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On Time

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I’ve seen in various places the information that people kept away from the sunlight world and clocks will operate on a 25-hour cycle, instead of the 24 hours of the earth’s rotation to which we think we are accustomed.

Clock989I notice that the moon circles the earth on approximately a 25-hour cycle.   Is this a coincidence? That seems likely.  The moon is on its own path, against the earth’s turning.

Could it be that the earth once rotated on a 25-hour cycle?  At some time, very long ago, but after the creation of basic life forms which later evolved into our DNA, some cosmic event bumped up the earth’s rate of rotation to the present 24 hours.

I like this theory because it would make the following statement true:

“There aren’t enough hours in the day.”

I find myself thinking that thought far too often.  Are we being cheated out of one of the twenty-five hours in the original circadian rhythm for which we were designed?

Has anyone researched this matter?

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Clocks and Time

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The Bridge Outside Paley's Door

The Bridge Outside Paley’s Door

 

 

 

 

In honor of the clock change, here is one of my poems about time and clocks from Made and Remade.

 

The Potentate of Time

As CEO, I cannot allow loss
of minutes dropped by badly
calibrated clocks, seconds

split by timers racing after
ever faster miles, or precious
nanoseconds sliced, spit out

by precision machines: all
the clumsy human attempts
to alter time.

I dispatch work crews to
sweep corners and gutters, sift
bits from curbs and drains,

bring their gathered goods into
my laboratory where skilled
artisans sort, stitch, splice.  My

expanding universe requires
recovery, repair, reuse
of every particle.

The title comes from a line in a hymn “Crown him the Lord of years, the potentate of time.”  It’s a phrase I’ve been fond of for a long time.  In spite of the source I picture this powerful figure as female.  I don’t know if this is because this cleaning up is a kind of woman’s work, or if it is a form of identification between poet and persona.  I intentionally hid my perspective by putting the poem in the first person.  How do you imagine this figure?

Drive carefully on Monday morning.  It’s a high accident time because so many people are thrown off and sleep deprived by the time change

Parley of Instruments: A Tale

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“I’m feeling off, and achy,” complains the watch as his band stretches around the boy’s hand.  “I’ve been reset so often my knob’s worn down.”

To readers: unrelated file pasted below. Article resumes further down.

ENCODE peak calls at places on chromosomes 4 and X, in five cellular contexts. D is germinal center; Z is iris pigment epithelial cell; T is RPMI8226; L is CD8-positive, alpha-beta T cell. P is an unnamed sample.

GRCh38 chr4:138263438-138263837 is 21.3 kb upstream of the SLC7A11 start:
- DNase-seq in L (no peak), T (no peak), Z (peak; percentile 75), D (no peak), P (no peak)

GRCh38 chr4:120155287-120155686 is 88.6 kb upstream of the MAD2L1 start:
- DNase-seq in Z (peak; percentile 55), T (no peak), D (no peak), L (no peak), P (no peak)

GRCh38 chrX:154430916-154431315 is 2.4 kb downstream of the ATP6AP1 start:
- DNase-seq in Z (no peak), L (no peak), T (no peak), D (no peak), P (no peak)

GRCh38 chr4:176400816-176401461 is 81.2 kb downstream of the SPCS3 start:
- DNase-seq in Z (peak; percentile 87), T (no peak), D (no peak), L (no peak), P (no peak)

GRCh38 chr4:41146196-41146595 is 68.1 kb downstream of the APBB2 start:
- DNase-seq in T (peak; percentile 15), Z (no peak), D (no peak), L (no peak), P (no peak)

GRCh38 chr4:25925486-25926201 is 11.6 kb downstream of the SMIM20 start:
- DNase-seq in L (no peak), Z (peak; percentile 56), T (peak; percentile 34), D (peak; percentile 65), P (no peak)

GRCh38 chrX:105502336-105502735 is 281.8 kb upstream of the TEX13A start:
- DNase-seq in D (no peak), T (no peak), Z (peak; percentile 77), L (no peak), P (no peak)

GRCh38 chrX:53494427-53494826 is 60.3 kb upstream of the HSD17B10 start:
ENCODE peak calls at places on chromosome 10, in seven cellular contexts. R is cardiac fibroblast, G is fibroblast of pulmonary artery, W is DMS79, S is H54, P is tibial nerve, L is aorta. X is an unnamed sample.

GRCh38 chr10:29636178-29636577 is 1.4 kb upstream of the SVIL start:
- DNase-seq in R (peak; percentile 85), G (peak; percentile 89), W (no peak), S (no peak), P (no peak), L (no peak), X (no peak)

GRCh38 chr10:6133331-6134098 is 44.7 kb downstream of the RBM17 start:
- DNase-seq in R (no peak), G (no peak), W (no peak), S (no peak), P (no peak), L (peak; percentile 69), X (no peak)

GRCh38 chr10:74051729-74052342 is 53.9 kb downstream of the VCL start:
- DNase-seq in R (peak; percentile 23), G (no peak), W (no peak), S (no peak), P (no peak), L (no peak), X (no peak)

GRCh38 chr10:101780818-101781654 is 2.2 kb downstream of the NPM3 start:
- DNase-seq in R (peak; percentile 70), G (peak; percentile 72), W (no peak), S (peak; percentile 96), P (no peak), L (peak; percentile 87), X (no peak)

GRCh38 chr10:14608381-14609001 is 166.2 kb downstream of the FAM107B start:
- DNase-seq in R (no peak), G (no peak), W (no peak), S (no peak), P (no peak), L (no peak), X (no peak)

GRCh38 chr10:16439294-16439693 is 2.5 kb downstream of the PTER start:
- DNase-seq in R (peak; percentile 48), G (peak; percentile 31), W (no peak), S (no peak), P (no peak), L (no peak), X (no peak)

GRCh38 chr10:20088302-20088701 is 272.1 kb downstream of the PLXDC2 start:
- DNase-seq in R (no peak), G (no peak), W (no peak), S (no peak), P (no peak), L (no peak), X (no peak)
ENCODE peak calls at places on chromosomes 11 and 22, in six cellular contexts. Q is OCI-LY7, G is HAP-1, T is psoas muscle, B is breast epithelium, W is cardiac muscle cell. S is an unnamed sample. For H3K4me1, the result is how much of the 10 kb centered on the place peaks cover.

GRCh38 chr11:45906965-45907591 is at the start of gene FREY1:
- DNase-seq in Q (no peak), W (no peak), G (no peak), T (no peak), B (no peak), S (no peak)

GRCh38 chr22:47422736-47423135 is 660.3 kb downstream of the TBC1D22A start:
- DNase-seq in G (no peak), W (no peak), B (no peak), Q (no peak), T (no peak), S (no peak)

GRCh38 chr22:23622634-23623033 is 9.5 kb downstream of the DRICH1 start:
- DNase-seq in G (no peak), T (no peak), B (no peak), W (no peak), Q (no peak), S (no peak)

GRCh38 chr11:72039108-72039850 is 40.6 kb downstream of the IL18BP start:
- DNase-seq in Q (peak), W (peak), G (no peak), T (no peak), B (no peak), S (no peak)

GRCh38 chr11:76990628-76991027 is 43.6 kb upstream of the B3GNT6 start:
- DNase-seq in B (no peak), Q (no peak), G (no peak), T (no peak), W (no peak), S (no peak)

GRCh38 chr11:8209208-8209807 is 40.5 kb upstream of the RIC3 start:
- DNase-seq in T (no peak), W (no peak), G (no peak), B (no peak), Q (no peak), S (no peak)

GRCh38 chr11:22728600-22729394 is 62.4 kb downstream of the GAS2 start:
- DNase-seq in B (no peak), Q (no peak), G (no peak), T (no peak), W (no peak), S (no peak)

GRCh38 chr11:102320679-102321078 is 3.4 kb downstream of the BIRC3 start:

“My time is right,” the clock on the stove calls out.

“So is mine,” the clock on the radio mutters.

“B-bong, b-bong,” the windup clock on the wall begins to chime the hour.

“You’re two minutes early,” stove clock declares.

“Close enough.  I don’t run on current like you.”

“At least we agree,” stove clock assures radio clock.

“Of course!  We run on the same power!”

“You’re grumpy this morning, radio clock,” wall clock says.

“Stove clock’s acting like she’s in charge – again.”

The boy looks at his watch, which is running five minutes slow.  “I’ve still got five minutes,” he says to himself.

“You’re reading the wrong timepiece!” the others cry together, but to the boy they are as silent as the lights flashing at the school crossing, where five minutes is enough to mark him tardy.

“He didn’t look at any of us,” stove clock sighs as the door closes.

 

This little story was a side trip in my journey with William Paley’s Natural Theology.  The image of the watch which opens Paley’s argument is so strong that it took me a while to realize that Paley is not really interested in what watches do, that is, tell time.  He is interested in the watch as a mechanism which must have had a designer.  It is a parallel to the eye, ear, and all the other parts of the body which, it is his project to demonstrate, must have been designed.  Paley’s world view is a topic for another time,. as is our contemporary bondage to clocks and the minutes they represent.

Coping with the Clock Change

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            Two coyotes are heading toward their dens.

            “Why are we quitting early?” the younger one asks.  “It’s still plenty dark.”

            “Where are your ears, boy?”  asks the elder one.  “Didn’t you notice that the two-leggeds are up and around already?”

            “Why is that?”

            “Don’t know, but it happens every year when the days are getting longer.  Must be something weird in their metabolism, ‘cause there’s no sense to it.”

            A third coyote has joined their homeward trot.  “My dad told me,” he says, “that his dad said he was prowling round a barn once and heard horses saying they were getting fed early so they could get on to plowing and planting.”

            The elder coyote scoffs.  “What do horses know?”

            “What’s plowing?” asks the younger.